When one of the ‘Seven Ds’ events occurs, often one business owner will want to take ownership and control of the business, and the other owner (or their family) will want funds to maintain their lifestyle. A lot of questions then arise, primarily: At what price can one owner buy-out the other owner? How will the buy-out be funded?

A buy-sell agreement provides a clear and fair way forward because you and your business partners will have already sat down and arrived at answers to these key questions. Trust us – when you are dealing with the loss of a key person in your business, the last thing you want to be doing is scrambling around for urgent advice about how to manage their exit, whilst simultaneously trying to keep the doors open and the lights on.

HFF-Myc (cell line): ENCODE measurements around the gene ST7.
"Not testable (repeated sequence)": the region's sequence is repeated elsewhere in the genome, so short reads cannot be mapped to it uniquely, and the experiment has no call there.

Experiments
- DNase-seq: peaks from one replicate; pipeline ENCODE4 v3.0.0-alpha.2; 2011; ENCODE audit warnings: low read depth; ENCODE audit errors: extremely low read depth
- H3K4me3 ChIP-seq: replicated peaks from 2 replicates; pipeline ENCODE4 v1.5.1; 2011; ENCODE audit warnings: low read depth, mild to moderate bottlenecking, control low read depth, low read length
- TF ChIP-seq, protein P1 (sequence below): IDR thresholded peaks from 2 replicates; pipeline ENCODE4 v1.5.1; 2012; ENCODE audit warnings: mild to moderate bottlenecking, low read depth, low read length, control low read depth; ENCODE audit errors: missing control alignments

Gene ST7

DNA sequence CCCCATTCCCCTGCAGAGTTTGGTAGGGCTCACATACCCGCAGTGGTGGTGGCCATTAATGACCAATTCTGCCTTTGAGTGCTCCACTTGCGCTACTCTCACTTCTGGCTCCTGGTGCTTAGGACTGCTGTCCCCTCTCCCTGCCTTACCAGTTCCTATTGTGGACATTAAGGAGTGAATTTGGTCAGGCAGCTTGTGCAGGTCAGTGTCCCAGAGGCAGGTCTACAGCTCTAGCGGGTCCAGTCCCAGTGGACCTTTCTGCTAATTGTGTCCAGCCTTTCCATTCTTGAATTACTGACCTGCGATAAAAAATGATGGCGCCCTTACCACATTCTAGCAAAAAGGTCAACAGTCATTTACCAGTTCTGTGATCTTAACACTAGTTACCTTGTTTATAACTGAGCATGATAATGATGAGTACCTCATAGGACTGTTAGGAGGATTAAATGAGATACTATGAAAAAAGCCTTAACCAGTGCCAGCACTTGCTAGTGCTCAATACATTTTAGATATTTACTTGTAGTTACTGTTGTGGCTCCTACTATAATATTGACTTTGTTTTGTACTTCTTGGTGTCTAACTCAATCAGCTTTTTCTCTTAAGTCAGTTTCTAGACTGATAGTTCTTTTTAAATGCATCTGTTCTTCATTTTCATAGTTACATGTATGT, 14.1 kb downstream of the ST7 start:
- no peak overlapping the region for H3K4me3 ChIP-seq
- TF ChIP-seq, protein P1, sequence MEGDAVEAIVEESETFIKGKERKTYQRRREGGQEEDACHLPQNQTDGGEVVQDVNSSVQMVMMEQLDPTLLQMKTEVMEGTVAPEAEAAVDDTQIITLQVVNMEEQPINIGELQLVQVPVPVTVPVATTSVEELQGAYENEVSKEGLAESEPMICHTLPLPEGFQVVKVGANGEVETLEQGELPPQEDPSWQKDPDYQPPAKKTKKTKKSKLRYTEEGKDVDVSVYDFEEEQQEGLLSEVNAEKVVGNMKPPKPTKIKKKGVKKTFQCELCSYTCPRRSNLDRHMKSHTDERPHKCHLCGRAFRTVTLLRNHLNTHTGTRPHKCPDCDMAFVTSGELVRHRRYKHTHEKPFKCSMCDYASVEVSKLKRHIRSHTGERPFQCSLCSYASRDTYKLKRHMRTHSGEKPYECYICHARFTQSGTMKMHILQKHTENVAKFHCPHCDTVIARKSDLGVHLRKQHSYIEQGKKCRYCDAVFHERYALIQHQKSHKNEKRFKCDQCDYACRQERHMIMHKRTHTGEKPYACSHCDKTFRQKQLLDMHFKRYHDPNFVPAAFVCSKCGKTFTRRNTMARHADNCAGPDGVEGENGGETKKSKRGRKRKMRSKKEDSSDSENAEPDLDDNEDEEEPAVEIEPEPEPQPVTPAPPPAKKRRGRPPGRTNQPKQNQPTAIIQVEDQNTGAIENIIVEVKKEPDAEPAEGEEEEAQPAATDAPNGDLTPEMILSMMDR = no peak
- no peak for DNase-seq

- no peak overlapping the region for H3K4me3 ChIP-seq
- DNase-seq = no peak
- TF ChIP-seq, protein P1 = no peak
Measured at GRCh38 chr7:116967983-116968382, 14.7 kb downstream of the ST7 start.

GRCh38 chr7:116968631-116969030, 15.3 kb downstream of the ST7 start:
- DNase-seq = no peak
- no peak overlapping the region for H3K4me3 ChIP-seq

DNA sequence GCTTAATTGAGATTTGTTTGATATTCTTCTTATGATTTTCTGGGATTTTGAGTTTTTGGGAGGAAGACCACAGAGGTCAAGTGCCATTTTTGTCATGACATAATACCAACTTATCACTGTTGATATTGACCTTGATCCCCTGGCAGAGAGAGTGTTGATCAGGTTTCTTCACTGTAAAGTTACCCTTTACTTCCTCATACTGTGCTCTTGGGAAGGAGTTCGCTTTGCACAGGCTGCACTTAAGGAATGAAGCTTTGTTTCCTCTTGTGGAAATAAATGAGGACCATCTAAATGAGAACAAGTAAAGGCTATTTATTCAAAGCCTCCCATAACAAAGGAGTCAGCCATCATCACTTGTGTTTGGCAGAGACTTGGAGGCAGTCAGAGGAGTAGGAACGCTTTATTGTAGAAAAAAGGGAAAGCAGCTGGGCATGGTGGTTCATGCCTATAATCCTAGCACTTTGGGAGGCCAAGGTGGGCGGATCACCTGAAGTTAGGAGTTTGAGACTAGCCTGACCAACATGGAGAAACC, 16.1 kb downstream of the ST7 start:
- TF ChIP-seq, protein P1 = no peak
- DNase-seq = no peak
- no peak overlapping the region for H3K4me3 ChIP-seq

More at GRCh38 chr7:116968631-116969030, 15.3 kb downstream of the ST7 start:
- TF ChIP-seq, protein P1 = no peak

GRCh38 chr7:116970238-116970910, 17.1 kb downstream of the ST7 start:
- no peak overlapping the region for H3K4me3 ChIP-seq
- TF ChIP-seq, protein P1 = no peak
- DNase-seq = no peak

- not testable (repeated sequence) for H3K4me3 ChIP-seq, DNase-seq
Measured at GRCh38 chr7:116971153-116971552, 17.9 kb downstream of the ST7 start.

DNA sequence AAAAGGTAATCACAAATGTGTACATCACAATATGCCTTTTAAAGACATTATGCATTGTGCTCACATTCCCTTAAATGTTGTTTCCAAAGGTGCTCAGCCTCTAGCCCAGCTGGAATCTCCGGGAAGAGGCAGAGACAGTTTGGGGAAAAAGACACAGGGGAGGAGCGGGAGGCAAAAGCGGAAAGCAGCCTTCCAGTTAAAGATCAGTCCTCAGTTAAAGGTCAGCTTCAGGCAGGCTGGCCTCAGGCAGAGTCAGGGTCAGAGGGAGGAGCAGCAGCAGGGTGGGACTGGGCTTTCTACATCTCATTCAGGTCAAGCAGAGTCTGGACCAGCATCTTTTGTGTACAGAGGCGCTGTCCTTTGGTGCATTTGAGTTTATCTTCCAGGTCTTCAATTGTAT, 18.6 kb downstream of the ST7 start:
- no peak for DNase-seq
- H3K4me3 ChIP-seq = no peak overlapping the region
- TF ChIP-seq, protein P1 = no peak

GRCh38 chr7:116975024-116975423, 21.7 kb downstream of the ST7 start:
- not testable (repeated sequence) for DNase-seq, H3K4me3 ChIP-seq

If you want help putting in place a Buy-Sell Agreement for your business, call us on 1300 654 590. 

Structuring a Buy-Sell Agreement

A buy-sell agreement can protect business value, reduce the likelihood and severity of shareholder disputes and provide for continuation of the business beyond its current ownership. A buy-sell agreement can also be designed to provide income to the retiring or disabled partner or to the family of a deceased partner.

Initial questions that need to be considered are:

  • Should the buy-sell be cross-purchase or share redemption? In a cross-purchase, share buyouts are affected by one or more partners buying the shares of another. In a share redemption, the company does the purchasing.
  • Should the buy-sell be funded with proceeds from life insurance on each owner’s life, and what cautions should the surviving owners take to assure payment?
  • How will the business, or partial ownership interests in the business, be valued under the buy-sell agreement and will it conform to Tax Office valuation guidelines?